On This Date in Sports January 4, 2004: Nick Saban's First Title

LSU defeats Oklahoma in the Nokia Sugar Bowl 21-14 to claim a share of the National Championship. USC, who beat Michigan 28-14 in the Rose Bowl three days earlier, was voted #1 in the AP poll, while the Sugar Bowl stood as the BCS Championship. It would be the first National Championship for coach Nick Saban and the final time the writers and the press had a split national championship.

Nick Saban was born on Halloween 1951 in Fairmount, West Virginia. Saban played on the football team at Kent State under legendary coach Don James. After graduating, he served on James’ staff as a graduate assistant and later became a linebackers coach. Over the next decade, Nick Saban was a coaching nomad, working at Syracuse, West Virginia, Ohio State, Navy, and Michigan State. After being passed over by his Alma mater as a head coach, Saban moved on to the NFL to serve as a secondary coach on Jerry Glanville’s staff with the Houston Oilers.

In 1990, when Toledo hired him, Nick Saban finally got a chance to be a head coach. After posting a 9-2 record, Saban returned to the NFL to serve as a defensive coordinator for Bill Belichick on the Cleveland Browns. Saban, always the loyal assistant, returned to the NCAA after four seasons to become head coach for Michigan State in 1995. Saban led the Spartans to bowl appearances in four of five seasons in East Lansing before leaving after a 9-2 season in 1999 to take over as head coach at LSU.

When he was hired, LSU was a program that had been suffering through some down years, as they had back-to-back losing seasons, including a 3-8 record in 1999. The Tigers made just three bowl appearances during the 1990s and have not won the SEC Championship since 1986. Saban helped revitalize LSU right away, as they went 8-4 in 2000 and won the SEC and the Sugar Bowl the following season. It was the first time the Bayou Bengals won the Sugar Bowl since 1968. After a Cotton Bowl appearance after the 2002 season, Saban had his first full recruiting class in 2003, ready to do something special. In posting a 7-1 conference record and 11-1 overall record, LSU ranked #3 before beating Georgia in the SEC Championship Game 34-13.

While the press had USC ranked #1, the computer polls squeezed out the Trojans in favor of Oklahoma. The Sooners, led by Bob Stoops, had been #1 most of the season but were upset by Kansas State 35-7 in the Big XII Championship Game. Despite the bad loss, the computer had them ahead of USC, who had moved up to #1 in both polls, though the coaches were obligated to pick the winner of the BCS Championship Game that season at the Sugar Bowl as their National Champions. This meant even though USC beat #4 Michigan 28-14, they could not win the BCS Championship, assuring that there would be a split National Championship as Pete Carroll helped USC get their first title since 1978.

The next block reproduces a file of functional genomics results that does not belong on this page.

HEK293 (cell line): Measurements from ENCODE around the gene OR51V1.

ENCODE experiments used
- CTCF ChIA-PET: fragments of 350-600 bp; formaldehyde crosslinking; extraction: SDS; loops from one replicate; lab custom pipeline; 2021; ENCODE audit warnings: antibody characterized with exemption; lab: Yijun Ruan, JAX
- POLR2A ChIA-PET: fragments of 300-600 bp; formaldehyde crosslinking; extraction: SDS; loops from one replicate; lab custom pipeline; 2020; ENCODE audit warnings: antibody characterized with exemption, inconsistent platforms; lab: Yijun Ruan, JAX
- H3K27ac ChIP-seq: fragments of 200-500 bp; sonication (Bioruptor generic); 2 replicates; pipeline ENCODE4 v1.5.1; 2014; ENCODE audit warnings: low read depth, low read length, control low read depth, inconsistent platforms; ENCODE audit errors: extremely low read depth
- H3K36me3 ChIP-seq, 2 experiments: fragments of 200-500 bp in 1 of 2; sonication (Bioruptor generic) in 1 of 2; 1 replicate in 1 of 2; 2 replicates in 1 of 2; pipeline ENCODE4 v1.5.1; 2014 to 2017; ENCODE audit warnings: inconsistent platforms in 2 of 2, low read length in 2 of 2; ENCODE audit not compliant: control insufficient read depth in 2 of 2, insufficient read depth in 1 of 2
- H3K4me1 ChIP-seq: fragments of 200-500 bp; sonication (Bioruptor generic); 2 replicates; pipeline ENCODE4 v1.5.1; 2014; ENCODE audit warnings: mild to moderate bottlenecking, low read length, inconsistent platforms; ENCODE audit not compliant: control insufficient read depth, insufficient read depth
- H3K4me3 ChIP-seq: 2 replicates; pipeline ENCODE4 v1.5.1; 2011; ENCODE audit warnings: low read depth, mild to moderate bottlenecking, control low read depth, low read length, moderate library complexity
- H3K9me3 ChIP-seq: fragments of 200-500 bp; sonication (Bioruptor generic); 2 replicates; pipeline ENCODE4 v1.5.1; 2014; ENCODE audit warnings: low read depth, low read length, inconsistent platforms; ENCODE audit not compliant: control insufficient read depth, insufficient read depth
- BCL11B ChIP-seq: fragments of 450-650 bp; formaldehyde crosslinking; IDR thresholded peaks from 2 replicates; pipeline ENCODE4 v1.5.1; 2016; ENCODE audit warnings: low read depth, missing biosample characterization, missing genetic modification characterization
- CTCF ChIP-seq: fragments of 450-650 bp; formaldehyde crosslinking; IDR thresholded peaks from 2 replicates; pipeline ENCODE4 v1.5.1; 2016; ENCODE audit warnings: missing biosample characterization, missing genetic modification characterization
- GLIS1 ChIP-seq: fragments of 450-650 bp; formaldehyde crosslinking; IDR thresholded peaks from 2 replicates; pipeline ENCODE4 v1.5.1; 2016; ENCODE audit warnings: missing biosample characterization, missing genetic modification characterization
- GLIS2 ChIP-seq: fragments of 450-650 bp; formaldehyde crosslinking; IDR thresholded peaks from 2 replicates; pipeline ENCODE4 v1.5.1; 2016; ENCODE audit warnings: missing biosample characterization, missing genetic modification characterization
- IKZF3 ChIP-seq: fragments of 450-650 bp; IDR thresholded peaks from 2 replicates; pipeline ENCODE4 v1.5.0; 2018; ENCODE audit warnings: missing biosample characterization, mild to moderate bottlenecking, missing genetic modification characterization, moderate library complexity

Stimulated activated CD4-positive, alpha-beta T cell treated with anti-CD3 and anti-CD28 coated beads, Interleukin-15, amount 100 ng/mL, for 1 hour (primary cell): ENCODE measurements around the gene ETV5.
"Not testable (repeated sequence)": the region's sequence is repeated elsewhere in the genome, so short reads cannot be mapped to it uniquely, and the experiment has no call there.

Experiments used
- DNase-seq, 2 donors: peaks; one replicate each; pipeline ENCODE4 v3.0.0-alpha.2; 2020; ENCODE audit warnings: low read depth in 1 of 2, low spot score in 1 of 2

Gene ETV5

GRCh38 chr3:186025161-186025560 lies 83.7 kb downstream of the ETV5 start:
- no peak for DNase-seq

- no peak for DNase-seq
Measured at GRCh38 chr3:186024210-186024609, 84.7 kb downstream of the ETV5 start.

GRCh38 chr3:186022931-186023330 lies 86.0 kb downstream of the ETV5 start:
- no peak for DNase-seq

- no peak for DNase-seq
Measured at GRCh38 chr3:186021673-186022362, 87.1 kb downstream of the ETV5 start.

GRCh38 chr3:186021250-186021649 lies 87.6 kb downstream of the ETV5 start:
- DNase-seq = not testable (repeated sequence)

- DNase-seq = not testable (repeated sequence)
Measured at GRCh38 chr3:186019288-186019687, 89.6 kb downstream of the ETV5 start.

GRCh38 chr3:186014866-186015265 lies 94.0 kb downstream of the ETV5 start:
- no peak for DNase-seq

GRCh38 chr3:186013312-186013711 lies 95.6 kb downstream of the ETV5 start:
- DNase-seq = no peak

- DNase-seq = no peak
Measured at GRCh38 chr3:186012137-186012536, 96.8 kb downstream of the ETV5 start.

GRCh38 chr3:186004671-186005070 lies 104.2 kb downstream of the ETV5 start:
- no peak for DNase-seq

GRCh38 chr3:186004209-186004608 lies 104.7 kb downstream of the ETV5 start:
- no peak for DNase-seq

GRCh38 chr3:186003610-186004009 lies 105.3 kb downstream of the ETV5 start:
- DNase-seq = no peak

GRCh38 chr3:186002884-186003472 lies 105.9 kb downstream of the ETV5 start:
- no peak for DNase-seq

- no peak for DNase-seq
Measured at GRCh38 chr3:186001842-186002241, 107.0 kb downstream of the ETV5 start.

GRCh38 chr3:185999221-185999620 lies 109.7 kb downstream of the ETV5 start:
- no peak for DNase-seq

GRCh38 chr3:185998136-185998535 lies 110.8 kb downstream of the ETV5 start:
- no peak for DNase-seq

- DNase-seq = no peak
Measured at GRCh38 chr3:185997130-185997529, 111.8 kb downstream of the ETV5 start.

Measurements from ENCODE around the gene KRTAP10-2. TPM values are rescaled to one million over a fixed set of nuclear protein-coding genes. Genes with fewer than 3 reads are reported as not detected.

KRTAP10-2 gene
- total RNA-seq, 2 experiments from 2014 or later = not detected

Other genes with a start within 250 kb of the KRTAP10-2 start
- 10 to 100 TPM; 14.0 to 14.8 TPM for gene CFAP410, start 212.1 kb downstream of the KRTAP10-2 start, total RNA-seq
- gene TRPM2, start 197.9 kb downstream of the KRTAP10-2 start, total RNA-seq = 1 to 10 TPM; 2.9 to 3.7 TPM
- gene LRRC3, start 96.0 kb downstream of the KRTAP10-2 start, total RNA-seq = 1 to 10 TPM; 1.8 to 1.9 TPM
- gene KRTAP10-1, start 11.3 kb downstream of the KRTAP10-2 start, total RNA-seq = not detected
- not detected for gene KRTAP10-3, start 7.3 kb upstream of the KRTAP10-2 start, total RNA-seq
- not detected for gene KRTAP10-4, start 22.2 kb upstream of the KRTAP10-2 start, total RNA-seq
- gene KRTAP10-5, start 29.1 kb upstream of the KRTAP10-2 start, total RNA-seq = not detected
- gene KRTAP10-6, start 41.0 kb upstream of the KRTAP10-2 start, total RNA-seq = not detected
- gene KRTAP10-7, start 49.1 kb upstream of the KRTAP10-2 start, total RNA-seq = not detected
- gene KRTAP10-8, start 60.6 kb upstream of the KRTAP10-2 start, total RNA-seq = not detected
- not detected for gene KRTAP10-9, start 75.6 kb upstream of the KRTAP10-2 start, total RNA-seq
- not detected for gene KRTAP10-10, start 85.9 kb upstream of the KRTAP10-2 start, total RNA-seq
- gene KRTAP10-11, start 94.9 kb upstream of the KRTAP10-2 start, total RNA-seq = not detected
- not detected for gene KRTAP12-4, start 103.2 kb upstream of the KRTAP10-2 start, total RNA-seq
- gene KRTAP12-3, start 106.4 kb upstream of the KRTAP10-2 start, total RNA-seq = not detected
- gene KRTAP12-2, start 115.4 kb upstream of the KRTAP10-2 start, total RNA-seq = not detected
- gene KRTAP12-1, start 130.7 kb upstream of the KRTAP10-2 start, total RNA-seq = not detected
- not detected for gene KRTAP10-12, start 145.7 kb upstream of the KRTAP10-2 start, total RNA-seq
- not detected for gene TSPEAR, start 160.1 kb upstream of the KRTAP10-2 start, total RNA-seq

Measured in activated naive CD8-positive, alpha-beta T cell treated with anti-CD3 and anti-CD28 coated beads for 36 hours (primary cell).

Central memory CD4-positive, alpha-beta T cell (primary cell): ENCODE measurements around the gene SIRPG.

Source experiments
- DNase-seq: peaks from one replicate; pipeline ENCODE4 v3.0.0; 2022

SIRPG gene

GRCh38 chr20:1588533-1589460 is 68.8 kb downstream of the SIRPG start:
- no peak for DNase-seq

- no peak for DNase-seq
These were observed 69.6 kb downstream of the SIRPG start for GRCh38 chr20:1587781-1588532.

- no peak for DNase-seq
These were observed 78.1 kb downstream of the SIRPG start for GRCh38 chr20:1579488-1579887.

The controversy still was a hot topic as record crowds filled the Superdome in New Orleans. LSU immediately took control of the game as Skyler Green gave them a 7-0 lead with a 24-yard touchdown run in the first quarter. Oklahoma tied the game with a seven-yard run by Kejuan Jones in the second quarter. However, the Tigers got the lead right back on a 16-yard touchdown run by Justin Vincent. Leading 14-7 at the half, LSU nearly blew the roof off the Superdome when Marcus Spears returned a pick-six 20 yards to build a two-touchdown lead. While LSU did not get much on offense in the second half, the 14-point lead seemed big for the best defense in the country as they held the high-powered Sooner offense to just 154 yards total offense. Oklahoma cut the lead to 21-14 with a second touchdown by Kejuan Jones in the fourth quarter. That would be all they could muster as Heisman winner Jason White had a nightmare game, completing just 13 of 37 passes for 102 yards, as he was picked off twice and sacked seven times.

The LSU 21-14 win gave the fans of LSU their first National Championship since 1958 and third overall. Following the 2004 season, Nick Saban left Baton Rouge to coach the Miami Dolphins, where he ran a once-great franchise into the ground. After two seasons in Miami, he stabbed Bayou Nation in the back and, along with the Dolphins, accepted a job at Alabama. Since taking over in Tuscaloosa, the Crimson Tide have won six National Championships since 2009